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Tuesday, 15 July 2008

Aleko's tzatziki (Τζατζίκι του Αλέκου)

Although the Greco-Creto cuisine sometimes tires me (as this is all I cook, and what we all eat at home), there are some foods in the Greek culinary repertoire that you can never tire of, having acquired the status of becoming staples in the processed food industry. Tzatziki is one of these foods. I was very proud to see it - even in its packaged form - in the supermarkets I visited in London, as well as in New Zealand when I was there last.

tzatziki with carrot

Here's my favorite version of tzatziki, learnt from Alekos in Elafonisi. He always makes it himself, which is probably why it tastes so good. We are going to enjoy this lovely dip with a whole host of leftovers today: greens beans, chicken stew, zucchini patties, yemista and roasted aubergine (which is extremely easy to make: just roast the prepared aubergine slices for a longer amount of time than you would when making imam baldi).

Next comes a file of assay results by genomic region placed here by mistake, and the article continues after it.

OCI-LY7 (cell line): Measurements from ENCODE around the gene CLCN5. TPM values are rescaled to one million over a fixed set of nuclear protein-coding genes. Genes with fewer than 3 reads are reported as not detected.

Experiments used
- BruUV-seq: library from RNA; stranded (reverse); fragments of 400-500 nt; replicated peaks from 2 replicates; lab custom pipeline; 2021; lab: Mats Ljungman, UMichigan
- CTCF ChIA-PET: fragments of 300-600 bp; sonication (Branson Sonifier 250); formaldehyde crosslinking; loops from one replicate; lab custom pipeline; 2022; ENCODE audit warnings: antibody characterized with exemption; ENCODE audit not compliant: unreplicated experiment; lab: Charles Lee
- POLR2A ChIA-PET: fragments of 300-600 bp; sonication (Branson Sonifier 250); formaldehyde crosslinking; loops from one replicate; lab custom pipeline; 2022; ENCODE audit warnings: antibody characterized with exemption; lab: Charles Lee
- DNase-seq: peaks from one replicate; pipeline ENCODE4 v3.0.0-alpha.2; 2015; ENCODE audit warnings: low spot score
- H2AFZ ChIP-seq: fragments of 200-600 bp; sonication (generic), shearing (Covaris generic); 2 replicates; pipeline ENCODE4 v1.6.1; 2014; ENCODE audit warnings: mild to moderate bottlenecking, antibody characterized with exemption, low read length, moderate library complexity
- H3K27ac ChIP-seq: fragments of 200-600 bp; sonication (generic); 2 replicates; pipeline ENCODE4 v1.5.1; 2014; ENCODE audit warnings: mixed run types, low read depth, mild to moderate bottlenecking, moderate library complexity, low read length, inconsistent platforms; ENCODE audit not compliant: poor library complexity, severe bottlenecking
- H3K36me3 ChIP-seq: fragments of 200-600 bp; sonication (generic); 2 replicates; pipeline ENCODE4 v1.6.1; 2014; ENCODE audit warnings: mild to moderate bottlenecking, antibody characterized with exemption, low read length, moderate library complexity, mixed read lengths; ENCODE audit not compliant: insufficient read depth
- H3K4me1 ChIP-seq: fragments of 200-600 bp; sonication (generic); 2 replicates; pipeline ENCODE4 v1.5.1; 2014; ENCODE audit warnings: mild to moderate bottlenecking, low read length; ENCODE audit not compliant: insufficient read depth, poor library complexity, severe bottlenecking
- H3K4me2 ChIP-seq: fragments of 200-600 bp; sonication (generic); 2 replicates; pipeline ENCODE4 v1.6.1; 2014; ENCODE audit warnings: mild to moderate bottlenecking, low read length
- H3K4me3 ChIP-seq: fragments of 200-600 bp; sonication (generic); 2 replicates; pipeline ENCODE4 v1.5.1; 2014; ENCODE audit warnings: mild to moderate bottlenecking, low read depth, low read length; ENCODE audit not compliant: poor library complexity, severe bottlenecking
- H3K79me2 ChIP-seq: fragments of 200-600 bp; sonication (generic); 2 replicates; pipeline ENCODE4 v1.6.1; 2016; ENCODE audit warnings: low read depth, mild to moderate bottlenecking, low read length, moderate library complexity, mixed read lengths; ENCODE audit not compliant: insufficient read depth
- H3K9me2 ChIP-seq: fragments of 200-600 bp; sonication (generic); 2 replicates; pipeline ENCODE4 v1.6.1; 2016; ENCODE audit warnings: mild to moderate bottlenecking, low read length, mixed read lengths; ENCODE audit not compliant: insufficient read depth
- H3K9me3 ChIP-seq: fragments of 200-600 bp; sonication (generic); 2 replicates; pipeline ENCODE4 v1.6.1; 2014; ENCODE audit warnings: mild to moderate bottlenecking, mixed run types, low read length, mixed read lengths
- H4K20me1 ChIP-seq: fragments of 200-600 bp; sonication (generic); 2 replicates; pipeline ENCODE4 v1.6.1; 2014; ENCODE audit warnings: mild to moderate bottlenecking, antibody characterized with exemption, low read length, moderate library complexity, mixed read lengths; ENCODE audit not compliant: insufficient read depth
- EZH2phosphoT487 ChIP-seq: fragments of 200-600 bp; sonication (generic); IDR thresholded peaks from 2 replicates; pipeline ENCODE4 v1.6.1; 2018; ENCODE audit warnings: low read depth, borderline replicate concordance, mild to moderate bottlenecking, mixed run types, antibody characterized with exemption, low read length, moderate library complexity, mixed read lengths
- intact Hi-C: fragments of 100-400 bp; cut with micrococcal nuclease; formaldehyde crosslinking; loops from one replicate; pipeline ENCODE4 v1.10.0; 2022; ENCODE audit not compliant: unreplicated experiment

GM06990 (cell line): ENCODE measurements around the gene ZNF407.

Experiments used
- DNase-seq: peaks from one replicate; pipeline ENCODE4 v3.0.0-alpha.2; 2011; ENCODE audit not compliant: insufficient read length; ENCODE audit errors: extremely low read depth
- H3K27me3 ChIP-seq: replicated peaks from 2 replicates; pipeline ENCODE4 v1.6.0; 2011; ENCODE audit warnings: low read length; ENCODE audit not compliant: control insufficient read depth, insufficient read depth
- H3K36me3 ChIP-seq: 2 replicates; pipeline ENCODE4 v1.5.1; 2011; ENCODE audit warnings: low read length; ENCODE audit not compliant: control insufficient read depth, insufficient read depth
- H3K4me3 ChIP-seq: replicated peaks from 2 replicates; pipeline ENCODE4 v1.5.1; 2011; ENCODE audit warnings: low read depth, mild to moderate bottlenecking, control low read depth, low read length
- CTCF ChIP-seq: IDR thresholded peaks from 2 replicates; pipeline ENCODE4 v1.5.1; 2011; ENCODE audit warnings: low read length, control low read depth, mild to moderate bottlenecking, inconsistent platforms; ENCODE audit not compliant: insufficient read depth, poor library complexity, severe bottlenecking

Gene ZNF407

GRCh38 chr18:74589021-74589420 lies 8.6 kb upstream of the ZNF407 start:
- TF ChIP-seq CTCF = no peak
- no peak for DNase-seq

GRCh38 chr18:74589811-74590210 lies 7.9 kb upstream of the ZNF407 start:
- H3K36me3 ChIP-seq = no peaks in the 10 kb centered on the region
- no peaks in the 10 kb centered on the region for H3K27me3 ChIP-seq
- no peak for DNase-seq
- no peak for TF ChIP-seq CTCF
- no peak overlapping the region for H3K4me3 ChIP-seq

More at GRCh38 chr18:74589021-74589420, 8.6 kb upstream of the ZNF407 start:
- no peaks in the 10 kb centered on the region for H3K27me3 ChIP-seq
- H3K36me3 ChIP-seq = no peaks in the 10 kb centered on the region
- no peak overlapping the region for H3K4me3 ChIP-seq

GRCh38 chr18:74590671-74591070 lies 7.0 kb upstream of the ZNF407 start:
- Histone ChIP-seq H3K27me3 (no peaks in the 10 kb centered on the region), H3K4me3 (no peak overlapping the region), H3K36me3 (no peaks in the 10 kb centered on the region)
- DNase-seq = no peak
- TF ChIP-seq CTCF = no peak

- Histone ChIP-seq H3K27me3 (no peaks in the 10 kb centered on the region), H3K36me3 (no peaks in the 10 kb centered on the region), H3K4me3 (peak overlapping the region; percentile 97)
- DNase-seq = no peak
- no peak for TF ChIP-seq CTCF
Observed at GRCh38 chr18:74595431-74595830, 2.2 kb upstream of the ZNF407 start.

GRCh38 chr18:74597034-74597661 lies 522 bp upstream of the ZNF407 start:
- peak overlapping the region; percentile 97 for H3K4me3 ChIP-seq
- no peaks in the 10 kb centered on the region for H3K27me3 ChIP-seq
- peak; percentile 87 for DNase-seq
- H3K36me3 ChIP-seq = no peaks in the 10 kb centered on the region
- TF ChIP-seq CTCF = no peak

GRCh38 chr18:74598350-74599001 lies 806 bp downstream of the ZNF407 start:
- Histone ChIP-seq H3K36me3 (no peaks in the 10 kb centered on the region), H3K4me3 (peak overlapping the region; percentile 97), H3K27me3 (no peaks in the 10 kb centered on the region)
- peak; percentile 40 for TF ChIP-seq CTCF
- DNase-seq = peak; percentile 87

CIMG4468

You need:
a pot of yoghurt, Greek-style (which means that it's strained of excess liquids, and not runny)
3-6 cloves of crushed garlic (depending on how strong you want it)
a cup of grated cucumber, strained of its juices (do the same to it as for zucchini when making courgette fritters)
a tablespoon of vinegar
2 tablespoons of olive oil
salt
pepper - Alekos insists that this is the secret ingredient!
grated carrot and/or purslane leaves (these are my additions when making it at home; they are not traditional, but they make for an extra filling dip)

Use a pestle and mortar to grind the garlic with the salt. Then place all the ingredients in a bowl and mix everything together. Leave the mixture in the fridge for an hour for the flavours to blend well. (And if you don't use a pestle and mortar - I never do - it tastes just as delicious.) And if you like tzatziki that much, you might like to try purslane salad.

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